Syphilis outbreak |03 February 2023
New testing method introduced at the CDCU
Following the statement issued last week on an outbreak of syphilis in Seychelles, the Ministry of Health has introduced a new method of testing at the Communicable Disease Control Unit (CDCU) where the result is available in 15 minutes.
If the person is found positive, the same day he/she will be starting treatment.
This was announced by Dr Louine Morel, senior registrar at the CDCU and Public Health Commissioner Dr Jude Gedéon during a press conference yesterday at the Ministry of Health.
Dr Gedéon confirmed that in 2022, 71 confirmed syphilis cases were reported in Seychelles. “The people voluntarily came forward to test at the CDCU and 63% were males (n=45) and 37% were females (n=26). A peak for 30-34 year age group (n=13), age groups from 15-39 represented 63% of all the cases. Nine of the cases were reported among men who have sex with men (MSM). Among 44 cases tested for HIV, 13 tested positive representing a coinfection of 30%.”
Dr Gedéon noted that in 2021, there were only six cases reported and in 2022, there was a nearly twelvefold increase in cases recorded with Seychellois (n=61) representing 86% of the total cases in 2022.
“But we have to acknowledge this is a global trend right now where most countries are registering a hype in cases,” shared Dr Gedéon.
Regarding the age groups of people being infected, the biggest number recorded is between the ages of 15 to 39. But there are also 5 males above 75 years who have been tested positive and almost all districts on Mahé have recorded cases. Unfortunately there are also four babies who were born with syphilis.
Case classification of Syphilis
Dr Morel explained that the incubation period for acquired primary syphilis is typically 3 weeks but ranges from 10-90 days after exposure.
“The primary stage of infection is characterised by one or more ulcerative lesions (at the point of entry of the bacteria). The secondary stage of infection is characterised by localised or diffuse mucocutaneous lesions, often with generalised lymphadenopathy. The primary ulcerative lesion may still be present. The early non-primary non secondary stage of infection is where initial infection has occurred within the previous 12 months, but there are no signs or symptoms of primary or secondary syphilis. There are also unknown duration or late which is a stage of infection in which initial infection has occurred less than 12 months previously or in which there is insufficient evidence to conclude that infection was acquired during the previous 12 months.”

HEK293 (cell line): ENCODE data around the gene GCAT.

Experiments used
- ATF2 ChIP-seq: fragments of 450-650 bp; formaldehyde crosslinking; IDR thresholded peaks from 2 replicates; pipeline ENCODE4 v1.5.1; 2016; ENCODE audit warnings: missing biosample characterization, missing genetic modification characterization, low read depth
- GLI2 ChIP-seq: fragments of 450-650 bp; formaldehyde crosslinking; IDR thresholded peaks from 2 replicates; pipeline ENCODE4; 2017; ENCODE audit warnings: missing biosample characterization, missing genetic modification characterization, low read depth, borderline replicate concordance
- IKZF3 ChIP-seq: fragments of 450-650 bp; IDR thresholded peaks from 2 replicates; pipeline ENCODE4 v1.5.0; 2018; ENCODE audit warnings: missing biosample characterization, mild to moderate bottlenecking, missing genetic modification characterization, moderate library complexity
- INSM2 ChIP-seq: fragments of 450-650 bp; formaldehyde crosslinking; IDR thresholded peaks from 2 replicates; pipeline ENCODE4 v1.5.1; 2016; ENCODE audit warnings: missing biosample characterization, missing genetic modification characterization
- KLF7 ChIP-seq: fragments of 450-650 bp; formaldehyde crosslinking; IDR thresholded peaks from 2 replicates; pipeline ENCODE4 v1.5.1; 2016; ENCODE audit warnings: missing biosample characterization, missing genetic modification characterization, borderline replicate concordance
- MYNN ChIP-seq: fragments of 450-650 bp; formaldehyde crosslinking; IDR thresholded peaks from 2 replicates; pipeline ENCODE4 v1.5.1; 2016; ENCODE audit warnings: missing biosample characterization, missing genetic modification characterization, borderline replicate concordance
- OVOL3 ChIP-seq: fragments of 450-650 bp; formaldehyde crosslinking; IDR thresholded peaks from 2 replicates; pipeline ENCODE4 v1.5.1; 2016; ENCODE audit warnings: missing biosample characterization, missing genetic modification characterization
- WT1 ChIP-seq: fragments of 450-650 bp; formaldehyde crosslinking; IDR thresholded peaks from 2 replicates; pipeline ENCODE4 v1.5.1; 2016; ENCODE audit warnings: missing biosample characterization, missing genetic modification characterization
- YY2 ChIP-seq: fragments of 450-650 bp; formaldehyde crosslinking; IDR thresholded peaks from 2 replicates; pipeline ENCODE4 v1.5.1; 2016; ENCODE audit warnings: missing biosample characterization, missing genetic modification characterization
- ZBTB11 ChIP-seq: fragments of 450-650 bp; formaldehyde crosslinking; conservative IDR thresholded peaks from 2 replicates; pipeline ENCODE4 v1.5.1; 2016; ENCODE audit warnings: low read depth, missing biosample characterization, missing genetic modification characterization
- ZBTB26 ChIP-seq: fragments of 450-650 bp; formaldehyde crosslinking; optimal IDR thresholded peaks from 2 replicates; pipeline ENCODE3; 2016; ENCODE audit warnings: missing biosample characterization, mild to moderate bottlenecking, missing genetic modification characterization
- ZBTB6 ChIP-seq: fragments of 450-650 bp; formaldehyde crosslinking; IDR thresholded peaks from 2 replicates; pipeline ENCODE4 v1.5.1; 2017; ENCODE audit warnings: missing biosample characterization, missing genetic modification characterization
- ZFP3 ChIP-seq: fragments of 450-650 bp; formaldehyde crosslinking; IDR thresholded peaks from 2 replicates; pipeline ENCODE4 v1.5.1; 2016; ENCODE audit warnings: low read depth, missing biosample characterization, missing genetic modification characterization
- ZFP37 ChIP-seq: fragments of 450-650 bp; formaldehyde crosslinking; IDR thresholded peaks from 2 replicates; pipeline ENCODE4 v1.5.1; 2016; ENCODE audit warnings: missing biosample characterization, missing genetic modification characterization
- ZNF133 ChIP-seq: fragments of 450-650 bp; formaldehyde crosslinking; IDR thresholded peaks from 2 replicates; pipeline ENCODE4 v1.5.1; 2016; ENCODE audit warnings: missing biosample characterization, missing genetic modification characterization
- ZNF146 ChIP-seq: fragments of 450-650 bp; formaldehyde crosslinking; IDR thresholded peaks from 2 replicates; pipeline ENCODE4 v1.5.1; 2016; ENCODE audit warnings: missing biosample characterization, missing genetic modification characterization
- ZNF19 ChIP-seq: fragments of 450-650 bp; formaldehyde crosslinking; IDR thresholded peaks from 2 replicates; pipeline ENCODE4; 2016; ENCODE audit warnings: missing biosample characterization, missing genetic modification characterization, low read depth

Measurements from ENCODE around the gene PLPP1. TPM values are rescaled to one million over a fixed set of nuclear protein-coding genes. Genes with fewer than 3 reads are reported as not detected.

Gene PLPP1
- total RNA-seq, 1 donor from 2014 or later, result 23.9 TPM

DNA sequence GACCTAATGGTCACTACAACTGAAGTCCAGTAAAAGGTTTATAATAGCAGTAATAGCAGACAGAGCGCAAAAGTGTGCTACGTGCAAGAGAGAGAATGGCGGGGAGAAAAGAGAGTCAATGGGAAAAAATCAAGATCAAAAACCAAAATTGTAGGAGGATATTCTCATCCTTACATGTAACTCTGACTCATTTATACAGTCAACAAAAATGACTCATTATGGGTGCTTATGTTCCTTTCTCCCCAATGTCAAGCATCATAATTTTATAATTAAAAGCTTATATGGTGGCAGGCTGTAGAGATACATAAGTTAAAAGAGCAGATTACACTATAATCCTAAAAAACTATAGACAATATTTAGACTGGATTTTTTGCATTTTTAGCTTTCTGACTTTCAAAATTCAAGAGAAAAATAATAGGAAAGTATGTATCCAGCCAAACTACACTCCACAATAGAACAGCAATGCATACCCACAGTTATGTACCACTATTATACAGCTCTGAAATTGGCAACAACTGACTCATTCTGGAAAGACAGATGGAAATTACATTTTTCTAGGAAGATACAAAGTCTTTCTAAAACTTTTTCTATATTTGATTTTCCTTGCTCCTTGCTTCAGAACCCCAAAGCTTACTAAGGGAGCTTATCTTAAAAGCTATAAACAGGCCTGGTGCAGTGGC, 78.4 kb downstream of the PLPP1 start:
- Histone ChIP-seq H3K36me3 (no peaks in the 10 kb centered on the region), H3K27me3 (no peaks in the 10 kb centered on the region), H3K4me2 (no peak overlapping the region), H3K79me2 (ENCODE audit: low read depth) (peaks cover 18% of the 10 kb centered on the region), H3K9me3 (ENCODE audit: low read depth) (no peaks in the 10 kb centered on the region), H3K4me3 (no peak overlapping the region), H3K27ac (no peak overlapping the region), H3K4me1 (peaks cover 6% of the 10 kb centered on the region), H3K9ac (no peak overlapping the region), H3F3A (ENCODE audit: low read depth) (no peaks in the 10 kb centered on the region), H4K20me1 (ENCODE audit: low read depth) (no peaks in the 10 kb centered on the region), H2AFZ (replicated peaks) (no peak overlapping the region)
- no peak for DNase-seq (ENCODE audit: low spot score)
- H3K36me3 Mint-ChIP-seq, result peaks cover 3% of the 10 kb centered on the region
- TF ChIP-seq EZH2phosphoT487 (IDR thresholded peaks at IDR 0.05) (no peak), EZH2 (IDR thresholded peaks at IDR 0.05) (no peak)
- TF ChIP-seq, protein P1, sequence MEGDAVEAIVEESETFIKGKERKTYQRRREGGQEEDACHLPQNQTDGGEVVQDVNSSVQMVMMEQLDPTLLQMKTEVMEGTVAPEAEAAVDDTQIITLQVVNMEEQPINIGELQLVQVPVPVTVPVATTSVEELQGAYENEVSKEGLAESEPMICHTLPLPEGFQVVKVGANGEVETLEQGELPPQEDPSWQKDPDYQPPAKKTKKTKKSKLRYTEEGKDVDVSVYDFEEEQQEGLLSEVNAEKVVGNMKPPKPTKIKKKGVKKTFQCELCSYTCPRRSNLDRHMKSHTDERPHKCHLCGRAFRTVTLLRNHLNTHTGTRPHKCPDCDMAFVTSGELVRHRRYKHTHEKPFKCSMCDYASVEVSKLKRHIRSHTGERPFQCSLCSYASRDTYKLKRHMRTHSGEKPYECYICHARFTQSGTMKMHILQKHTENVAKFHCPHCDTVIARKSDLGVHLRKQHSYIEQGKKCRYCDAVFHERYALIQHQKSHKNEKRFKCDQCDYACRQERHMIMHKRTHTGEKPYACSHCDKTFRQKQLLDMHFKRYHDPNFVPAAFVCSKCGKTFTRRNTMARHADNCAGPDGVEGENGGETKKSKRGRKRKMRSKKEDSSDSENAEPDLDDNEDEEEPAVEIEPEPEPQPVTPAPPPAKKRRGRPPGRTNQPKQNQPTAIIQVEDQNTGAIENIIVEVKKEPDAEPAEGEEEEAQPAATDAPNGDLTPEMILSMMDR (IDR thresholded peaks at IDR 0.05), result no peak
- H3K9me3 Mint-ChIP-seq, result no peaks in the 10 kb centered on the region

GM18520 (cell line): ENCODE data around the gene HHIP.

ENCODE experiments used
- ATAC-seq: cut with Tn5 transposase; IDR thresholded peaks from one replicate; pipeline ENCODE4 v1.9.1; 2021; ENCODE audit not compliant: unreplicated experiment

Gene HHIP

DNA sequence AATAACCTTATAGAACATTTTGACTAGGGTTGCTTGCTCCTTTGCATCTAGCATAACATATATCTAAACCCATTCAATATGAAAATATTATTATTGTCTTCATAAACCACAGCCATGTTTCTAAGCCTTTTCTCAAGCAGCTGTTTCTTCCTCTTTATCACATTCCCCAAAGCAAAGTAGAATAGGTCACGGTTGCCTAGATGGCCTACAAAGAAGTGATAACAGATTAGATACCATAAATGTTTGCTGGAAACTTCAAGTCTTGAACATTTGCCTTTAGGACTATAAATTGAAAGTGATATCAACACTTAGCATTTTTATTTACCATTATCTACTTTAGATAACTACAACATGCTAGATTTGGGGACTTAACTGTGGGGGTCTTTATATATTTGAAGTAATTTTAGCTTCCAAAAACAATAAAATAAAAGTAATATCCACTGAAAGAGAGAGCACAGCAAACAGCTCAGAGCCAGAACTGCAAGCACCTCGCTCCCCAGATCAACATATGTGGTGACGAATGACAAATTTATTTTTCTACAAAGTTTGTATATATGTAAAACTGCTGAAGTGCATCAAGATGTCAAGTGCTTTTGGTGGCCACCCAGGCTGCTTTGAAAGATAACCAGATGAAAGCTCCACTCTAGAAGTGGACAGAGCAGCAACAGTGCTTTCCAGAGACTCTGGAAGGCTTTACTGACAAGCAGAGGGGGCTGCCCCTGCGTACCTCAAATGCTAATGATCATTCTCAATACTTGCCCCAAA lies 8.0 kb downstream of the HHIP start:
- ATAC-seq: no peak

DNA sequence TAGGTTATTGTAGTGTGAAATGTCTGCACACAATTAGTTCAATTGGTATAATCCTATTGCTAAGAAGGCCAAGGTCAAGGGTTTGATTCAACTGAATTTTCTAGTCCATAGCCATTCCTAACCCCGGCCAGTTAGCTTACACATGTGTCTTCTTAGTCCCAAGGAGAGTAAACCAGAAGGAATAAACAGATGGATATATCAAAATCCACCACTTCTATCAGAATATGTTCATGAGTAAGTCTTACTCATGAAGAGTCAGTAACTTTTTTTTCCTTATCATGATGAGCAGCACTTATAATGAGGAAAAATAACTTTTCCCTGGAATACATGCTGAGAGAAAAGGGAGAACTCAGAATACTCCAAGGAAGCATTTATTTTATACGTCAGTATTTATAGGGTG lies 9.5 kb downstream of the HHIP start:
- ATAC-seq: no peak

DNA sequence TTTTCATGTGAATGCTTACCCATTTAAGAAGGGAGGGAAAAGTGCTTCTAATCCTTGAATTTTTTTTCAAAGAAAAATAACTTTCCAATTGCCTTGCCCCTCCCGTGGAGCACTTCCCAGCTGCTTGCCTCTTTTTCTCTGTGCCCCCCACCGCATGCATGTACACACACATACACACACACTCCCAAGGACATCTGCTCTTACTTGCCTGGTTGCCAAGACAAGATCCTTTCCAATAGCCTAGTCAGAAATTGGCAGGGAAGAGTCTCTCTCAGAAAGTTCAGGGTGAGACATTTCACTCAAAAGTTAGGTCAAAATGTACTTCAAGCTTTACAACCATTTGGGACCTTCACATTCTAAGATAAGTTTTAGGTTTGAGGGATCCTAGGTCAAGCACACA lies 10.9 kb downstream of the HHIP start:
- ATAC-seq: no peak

Dr Morel, who has been at the CDCU for the past 15 years, shared that this is not a common situation. If the situation is not treated, it can affect your brain, your liver, your ocular, your cardio among others.
Syphilis is a sexually transmitted infection. The signs and symptoms for men and women are burning sensation during urination, milky discharge, sore throat, itching of anus/private part and sores on private part. Other symptoms for men are irritation around opening of penis, pain in groin and pain/swelling in testis. Other symptoms for women include spotting or bleeding between periods, pain in back/lower abdomen, pain during intercourse and nausea and fever.
Complications of syphilis
According to Dr Gedéon, “about 15% to 30% of people infected with syphilis who don't get treatment will develop complications known as tertiary syphilis. In the late stage, the disease may damage the brain, nerves, eyes, heart, blood vessels, liver, bones and joints. These problems may occur many years after the original, untreated infection. This is why we are asking people to practice safe sex, have one partner and use condom. Nowadays there are some sexual practices where people are having group sex and no one knows the condition of the other. Abstinence also is a way to prevent getting infected. If you get infected once, you can get infected several times. Increased unsafe sexual activities; multiple partners at any one time; group sexual encounters and unprotected sex are possible reasons for surge in cases”.
Syphilis also increases the risk of HIV infection and can cause problems during pregnancy.
How can sexually transmitted infection be treated?
Most sexually transmitted infections can be treated. It is important to take your treatment properly and as early as possible: Take them at regular intervals, as instructed; finish the course of treatment even if the symptoms disappear or else the treatment may not be effective; discuss the treatment with your doctor or nurse in case you have any doubts and you may need to cut or drink less alcohol for the time that you are on treatment.
What can the public do help contain and reverse the surge?
“Our aim is to treat people and stop the spread of the disease. We will have more tests done and we will do active contact tracing among the groups at risk and we are also engaging different stakeholders to disseminate the information. Posters and leaflets will be distributed to the population. Be informed and take preventive steps to avoid getting infected. Abstain from unsafe sex, stay in monogamous relationship, avoid casual sex and use a condom consistently and properly. If having any syptomns of syphilis or any STIs, visit your health centre for testing and treatment and inform the health care worker of all sexual contacts you have been in and assist with informing them to go and get tested and treated,” urged Dr Gedéon.
Dr Morel reassured the public that all information about the patients are kept confidentially.
To conclude Dr Gedéon has this piece of advice: “LaValentine’s pe vini, reste avek ou vye Valentine...taler en nouvo Valentine i anmenn Syphilis konman ou kado.”